"Many walrus-far away," the men shouted.

"No, no," the timid women returned. "Walrus too far away-Perdlugssuaq will strike you there!"

Against the distant horizon mighty bergs loomed. In swift eddies of water great floes swirled. The walrus were too far away to be seen. Yet the opportunity of securing walrus was too rare to be missed; for unless food and fuel were soon secured, starvation during the coming winter confronted the tribe. The previous winter had been one of unprecedented severity and had wiped out bears, and herds of caribou and musk oxen. The summer season, which was now drawing to a close, had been destitute of every kind of game. Musk oxen had been seldom found and then only in the far inland valleys. Some blight of nature seemed to have exterminated even the animals of the sea. The natives had lived mainly on the teeming bird life. From the scrawny bodies of the arctic birds, however, neither food that could be preserved nor fuel to be burned in the lamps could be secured. On musk oxen the tribes depend chiefly for hides and meat, and on walrus for both food and fuel. The ammunition, brought by Danish traders the summer before, was exhausted, so in the hunt they had for many sleeps to rely solely upon their skill with their own primitive weapons. For months the doughty hunters had gathered but few supplies. The prospect of the coming winter was ominous indeed. Wandering up and down the coast in their migrating excursions the tribes had scoured land and sea with but meagre results. At the village from which they now heard the inspiring walrus calls, a dozen visiting tribesmen-most of them in search for wives as well as game-had gathered. Joy filled them in the prospect of securing supplies-and possible success in love-at last.

As they launched their kayaks, in impatient haste lest the walrus drift too far seaward, some one called:

"Ootah! Ootah!"

They gazed anxiously about. Ootah, the bravest and most distinguished of the hunters, was missing. All the young men would gladly have started without Ootah, but the elders, who knew his skill and the might of his arm, were not willing.

To the younger men there was an added zest in the hunt; each felt in the other a rival, and Ootah the one most to be feared. A feverish anxiety, a burning desire to distinguish himself flushed the heart of each brave hunter. For whoever brought back the most game, so they believed, stood the best chance of winning the hand of Annadoah. Of all the unmarried maidens of the tribes, none cooked so well, none could sew so well as Annadoah, none was so skilled in the art of making ahttees and kamiks as Annadoah. And, moreover, Annadoah was very fair.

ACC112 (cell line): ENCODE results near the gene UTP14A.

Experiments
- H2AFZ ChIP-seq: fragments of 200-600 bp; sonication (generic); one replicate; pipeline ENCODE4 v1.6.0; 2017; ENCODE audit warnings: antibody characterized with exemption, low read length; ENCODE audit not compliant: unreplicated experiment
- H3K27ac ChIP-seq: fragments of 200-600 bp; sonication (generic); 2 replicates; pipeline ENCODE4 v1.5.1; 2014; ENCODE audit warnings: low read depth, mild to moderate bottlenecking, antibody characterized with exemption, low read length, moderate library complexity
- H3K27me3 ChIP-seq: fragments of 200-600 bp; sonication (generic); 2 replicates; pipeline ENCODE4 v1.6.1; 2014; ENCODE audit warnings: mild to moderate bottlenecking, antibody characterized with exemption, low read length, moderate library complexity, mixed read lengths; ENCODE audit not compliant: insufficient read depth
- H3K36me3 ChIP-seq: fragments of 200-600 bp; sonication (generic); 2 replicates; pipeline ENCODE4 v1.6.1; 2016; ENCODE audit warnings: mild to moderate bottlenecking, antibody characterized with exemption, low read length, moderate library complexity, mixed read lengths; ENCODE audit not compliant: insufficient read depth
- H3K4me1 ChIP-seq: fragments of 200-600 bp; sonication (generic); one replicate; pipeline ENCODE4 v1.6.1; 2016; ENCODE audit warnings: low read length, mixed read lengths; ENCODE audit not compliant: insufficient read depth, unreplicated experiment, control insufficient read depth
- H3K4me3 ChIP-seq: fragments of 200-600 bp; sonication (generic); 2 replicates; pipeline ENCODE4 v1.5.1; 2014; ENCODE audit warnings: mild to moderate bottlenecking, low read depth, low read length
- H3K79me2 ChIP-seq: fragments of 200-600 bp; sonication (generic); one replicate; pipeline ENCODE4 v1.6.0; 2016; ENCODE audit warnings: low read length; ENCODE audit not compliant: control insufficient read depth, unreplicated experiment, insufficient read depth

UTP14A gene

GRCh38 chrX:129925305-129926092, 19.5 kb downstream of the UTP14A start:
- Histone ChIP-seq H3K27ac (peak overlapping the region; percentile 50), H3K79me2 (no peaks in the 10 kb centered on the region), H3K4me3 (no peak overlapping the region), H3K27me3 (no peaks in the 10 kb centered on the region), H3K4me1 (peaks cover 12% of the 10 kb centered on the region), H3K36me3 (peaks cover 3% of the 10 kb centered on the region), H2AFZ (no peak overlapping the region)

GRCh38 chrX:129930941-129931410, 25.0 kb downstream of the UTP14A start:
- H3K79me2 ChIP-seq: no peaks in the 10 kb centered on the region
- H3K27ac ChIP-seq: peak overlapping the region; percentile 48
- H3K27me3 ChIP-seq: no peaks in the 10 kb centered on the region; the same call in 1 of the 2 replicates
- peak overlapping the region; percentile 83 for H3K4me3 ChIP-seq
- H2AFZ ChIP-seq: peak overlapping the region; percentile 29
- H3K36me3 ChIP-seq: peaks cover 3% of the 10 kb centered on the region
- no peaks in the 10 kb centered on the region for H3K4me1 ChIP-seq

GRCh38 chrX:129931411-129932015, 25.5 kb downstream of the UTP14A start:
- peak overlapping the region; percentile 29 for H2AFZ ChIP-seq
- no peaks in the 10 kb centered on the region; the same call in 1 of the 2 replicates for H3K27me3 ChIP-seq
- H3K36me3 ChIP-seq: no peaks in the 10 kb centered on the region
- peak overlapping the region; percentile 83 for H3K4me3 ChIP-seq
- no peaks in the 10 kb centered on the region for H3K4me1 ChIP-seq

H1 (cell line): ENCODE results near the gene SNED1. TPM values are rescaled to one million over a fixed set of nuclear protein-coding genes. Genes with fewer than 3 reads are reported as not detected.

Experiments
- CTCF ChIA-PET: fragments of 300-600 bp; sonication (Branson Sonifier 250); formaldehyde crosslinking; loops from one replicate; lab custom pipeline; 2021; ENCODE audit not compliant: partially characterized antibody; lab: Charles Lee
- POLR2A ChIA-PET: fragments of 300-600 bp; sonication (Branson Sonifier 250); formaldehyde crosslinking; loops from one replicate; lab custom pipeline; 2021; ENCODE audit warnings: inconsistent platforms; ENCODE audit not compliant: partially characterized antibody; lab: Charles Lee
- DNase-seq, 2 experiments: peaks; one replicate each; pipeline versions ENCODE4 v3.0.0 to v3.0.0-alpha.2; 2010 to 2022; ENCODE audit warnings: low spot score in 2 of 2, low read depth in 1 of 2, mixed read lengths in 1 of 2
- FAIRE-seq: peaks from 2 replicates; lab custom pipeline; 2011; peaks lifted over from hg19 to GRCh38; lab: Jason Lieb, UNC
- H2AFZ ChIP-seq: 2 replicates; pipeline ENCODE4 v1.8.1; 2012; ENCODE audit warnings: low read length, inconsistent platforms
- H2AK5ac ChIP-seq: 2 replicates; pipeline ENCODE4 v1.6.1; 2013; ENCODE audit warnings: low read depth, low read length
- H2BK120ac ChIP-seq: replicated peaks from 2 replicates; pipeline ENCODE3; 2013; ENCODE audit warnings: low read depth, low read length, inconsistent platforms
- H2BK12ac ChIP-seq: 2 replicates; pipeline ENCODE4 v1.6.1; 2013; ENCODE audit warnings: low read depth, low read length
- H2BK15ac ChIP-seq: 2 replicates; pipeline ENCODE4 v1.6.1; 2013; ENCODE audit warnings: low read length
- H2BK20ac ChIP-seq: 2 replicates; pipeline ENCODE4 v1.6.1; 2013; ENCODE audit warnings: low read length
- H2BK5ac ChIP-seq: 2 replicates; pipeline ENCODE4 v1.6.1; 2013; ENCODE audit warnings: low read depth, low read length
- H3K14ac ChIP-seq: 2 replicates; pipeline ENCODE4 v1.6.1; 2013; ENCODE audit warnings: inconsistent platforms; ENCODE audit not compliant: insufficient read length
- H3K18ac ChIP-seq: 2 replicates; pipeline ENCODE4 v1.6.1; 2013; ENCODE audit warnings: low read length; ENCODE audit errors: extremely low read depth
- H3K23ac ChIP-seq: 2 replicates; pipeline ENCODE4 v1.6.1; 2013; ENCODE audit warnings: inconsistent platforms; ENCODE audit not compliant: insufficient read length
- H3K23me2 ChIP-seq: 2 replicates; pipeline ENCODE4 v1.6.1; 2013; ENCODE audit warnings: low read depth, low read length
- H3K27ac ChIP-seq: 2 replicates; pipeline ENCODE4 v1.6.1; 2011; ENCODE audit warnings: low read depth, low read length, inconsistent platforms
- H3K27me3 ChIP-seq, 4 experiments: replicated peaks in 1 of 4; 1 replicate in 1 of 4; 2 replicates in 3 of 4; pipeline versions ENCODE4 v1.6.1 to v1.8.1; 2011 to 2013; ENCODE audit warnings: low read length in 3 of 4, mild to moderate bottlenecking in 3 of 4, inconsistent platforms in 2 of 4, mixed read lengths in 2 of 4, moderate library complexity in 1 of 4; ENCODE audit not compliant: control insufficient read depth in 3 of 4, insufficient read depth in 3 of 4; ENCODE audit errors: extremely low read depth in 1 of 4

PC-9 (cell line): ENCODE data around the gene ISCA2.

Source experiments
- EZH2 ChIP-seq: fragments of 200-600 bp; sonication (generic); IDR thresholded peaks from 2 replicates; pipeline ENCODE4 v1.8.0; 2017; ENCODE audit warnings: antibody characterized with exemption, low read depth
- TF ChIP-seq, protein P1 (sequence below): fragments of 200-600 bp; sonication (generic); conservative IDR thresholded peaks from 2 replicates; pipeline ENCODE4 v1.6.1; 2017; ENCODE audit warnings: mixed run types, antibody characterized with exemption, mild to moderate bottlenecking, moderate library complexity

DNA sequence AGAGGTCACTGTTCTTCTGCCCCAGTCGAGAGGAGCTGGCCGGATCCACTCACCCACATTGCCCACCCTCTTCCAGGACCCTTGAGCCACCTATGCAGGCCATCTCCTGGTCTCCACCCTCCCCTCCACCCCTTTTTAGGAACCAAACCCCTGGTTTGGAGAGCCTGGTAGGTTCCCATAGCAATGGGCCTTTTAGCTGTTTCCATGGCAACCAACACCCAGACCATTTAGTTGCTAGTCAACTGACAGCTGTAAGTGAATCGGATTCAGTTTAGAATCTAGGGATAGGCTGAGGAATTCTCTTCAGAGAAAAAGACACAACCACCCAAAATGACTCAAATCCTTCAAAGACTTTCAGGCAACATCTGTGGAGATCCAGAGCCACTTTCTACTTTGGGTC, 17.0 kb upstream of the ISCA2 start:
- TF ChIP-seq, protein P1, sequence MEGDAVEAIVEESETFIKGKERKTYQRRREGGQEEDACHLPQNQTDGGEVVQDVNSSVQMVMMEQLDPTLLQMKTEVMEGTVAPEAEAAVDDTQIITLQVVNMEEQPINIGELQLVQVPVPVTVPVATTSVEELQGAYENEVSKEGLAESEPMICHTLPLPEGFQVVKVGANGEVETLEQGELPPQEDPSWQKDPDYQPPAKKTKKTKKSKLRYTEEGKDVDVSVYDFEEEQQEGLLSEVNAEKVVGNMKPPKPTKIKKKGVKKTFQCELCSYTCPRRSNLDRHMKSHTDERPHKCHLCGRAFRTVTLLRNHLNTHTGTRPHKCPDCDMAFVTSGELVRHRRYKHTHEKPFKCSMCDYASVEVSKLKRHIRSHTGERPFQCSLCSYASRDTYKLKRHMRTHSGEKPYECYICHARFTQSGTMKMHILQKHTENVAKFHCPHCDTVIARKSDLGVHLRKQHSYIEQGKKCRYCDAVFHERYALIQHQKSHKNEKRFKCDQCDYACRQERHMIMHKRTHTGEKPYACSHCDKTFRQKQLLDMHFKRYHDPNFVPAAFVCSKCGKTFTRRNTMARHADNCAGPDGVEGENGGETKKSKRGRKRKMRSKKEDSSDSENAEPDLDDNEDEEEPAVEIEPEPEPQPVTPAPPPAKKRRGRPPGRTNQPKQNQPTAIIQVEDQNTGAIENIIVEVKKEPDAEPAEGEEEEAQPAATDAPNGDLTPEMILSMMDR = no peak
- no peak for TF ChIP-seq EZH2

"Ootah! aveq soah! Hasten thou! The walrus are drifting to sea."

Attalaq rushed up to the village and paused at the tent of Annadoah.

"Ootah!" he called.

A voice from within replied.

"We start-the wind drifts-the walrus are carried to sea."

"I come!" replied Ootah.

The flap of the tent opened. The sunlight poured upon the face of the young hunter. He smiled radiantly, with the self-assertion of youth, the joy of life.

Ootah was graced with unwonted beauty. He was slight and agile of limb; his body was supple and lithe; his face was immobile, beardless, and with curving lips vividly red, a nose, small, with nostrils dilating sensitively, and eyebrows heavily lashed, it possessed something of the softness of a woman. His glistening black hair, bound about his forehead by a narrow fillet of skins, fell riotously over his shoulders. His eyes were large and dark and swam with an ardent light.

He turned.

"Thou wilt not place thy face to mine, Annadoah? Yet I love thee, Annadoah. My heart melts as streams in springtime, Annadoah. My arms grow strong as the wind, and my hand swift as an arrow for love of thee, Annadoah. The joy the sight of thee gives me is greater than that of food after starving in the long winter! Yea, thou wilt be mine? Surely for my heart bursts for love of thee, Annadoah."

He leaned back, stretching his arms, but Annadoah shyly drew further inside her shelter.

With a sigh he flung his leather line over his shoulder, seized his harpoons, and stepped from the tent. His step was resilient and buoyant, his slim body moved with the grace of an arctic deer. He looked back as he reached the icy shore. Annadoah stood at the door of her tent. Her parting laughter rang after him with the sweetness of buntings singing in spring.

Ootah's heart leaped within him. Annadoah possessed a beauty rare among her people. From her father, one of the brave white men who had died with the Greely party years before at Cape Sabine, Annadoah had inherited a delicacy and beauty more common indeed with the unknown peoples of the south. Her face was fresh and smooth, and of a pale golden hue. Her cheeks were flushed delicately with the soft pink of the lichen flowers that bloom in the rare days of early summer. Her eyes played with a light as elusive, as quick as the golden radiance on the seas. Her dark silken hair straggled luxuriantly from under the loose hood of immaculate white fox fur which had fallen back from her head. The soft skins of blue foxes and of young birds clothed her. From her sleeves her hands peeped; they were small, dainty, childlike. Almost childlike, too, was her face, so palely golden, so fresh, so lovely, so petite. There were mingled in her the coyness of a child and the irresistible coquetry of a woman.